Some successful brands are known for their logo. It is easy to recognise the brand of the business by simply seeing a logo. Nike perfectly exemplifies the recognition of brand by logo.

 

Small businesses can use social media to spread their brand awareness and to let people get a picture in their mind of the business. It is the perfect way to start conversations about your small business that will allow people to get to know you.

  1. Customer service

Today, the best and cost-effective way to stay connected with the customers is social media. Via various social media platforms such as Facebook, Linkedin, Twitter etc, businesses can get known about their products and services by judging the opinions and queries of the customers.

 

Gathering customers’ queries and catering to them personally should be the primary focus of every small business. But practically, it's very difficult for businesses to cater to each and every query. For small businesses who can’t afford a customer service team, they can always install a cloud based phone system to ensure a 24/7 connectivity no matter where the employees are located or when they receive the calls.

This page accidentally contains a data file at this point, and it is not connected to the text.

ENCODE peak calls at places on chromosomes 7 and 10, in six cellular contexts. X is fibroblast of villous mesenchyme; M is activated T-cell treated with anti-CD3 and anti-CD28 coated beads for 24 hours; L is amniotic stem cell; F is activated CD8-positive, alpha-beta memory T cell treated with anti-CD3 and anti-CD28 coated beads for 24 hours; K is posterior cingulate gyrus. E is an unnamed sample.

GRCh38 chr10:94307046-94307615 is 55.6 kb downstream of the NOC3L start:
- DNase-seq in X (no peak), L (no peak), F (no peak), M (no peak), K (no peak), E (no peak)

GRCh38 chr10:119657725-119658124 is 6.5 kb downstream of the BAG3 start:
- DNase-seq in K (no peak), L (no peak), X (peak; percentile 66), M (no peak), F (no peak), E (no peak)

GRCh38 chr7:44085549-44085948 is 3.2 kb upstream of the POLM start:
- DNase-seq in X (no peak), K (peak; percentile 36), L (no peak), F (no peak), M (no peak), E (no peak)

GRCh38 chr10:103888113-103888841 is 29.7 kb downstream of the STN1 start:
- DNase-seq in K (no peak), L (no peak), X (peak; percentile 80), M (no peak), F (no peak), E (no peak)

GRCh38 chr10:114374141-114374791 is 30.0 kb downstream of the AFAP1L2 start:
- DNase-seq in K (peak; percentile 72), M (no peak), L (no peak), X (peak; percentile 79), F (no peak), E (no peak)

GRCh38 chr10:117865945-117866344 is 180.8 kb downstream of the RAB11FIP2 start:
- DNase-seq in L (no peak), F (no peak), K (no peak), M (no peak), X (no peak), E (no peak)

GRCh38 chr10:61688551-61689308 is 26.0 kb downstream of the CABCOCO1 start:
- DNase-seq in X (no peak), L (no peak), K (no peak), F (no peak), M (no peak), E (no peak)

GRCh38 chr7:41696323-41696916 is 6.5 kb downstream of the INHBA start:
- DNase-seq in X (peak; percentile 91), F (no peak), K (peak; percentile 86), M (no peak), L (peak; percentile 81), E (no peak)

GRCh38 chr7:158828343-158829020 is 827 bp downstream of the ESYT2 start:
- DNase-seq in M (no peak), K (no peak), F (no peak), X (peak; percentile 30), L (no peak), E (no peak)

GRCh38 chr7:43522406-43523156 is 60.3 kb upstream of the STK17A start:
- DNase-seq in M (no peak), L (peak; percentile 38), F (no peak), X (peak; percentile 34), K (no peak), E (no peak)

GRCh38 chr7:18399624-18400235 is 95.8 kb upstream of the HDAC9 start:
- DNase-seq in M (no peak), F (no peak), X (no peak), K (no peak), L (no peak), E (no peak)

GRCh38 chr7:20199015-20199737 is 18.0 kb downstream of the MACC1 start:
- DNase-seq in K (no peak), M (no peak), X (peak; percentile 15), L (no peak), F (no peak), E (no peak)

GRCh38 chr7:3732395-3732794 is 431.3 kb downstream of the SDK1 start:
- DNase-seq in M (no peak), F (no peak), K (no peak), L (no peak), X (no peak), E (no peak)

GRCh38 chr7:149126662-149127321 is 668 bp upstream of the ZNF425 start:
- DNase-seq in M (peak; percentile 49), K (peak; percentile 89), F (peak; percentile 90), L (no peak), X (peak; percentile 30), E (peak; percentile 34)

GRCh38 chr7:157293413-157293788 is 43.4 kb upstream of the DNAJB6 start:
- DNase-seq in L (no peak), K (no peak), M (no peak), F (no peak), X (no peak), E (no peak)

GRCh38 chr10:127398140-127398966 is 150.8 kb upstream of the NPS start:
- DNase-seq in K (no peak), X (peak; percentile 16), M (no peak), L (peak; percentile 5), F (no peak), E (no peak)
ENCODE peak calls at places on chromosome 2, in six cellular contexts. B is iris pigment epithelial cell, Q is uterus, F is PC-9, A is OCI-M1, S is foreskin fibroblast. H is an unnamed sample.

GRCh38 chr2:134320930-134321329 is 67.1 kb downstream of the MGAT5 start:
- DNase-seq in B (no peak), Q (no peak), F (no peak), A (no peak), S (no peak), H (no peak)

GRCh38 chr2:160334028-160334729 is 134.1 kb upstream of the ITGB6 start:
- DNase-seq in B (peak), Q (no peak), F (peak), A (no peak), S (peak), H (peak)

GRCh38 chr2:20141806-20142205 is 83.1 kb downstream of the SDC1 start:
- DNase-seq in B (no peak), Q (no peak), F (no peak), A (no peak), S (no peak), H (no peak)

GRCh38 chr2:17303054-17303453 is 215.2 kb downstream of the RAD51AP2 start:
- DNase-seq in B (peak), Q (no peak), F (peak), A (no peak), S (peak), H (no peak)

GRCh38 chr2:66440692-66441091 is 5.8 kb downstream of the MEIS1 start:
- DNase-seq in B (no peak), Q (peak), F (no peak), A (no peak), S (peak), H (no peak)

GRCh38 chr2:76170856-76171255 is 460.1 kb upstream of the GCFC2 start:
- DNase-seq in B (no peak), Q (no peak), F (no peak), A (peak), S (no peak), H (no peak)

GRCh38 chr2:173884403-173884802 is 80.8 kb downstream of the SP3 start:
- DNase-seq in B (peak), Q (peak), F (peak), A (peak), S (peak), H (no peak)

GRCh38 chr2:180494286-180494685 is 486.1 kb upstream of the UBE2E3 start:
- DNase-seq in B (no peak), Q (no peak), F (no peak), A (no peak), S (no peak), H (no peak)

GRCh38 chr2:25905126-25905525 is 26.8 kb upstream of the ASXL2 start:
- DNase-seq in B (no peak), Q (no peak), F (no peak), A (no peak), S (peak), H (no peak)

1. Building Alliances

One of the most important aspects of business prosperity is networking. Every business should focus on enhancing its network base by creating alliances and the best way to do that is to stay connected and updated in social media. Various category-specific social media communities in Facebook, LinkedIn etc can be joined and exchange product and service ideas, thus building up healthy networking.

  1. Inbound Marketing

Most people are familiar with outbound marketing when businesses advertise through media such as TV or radio.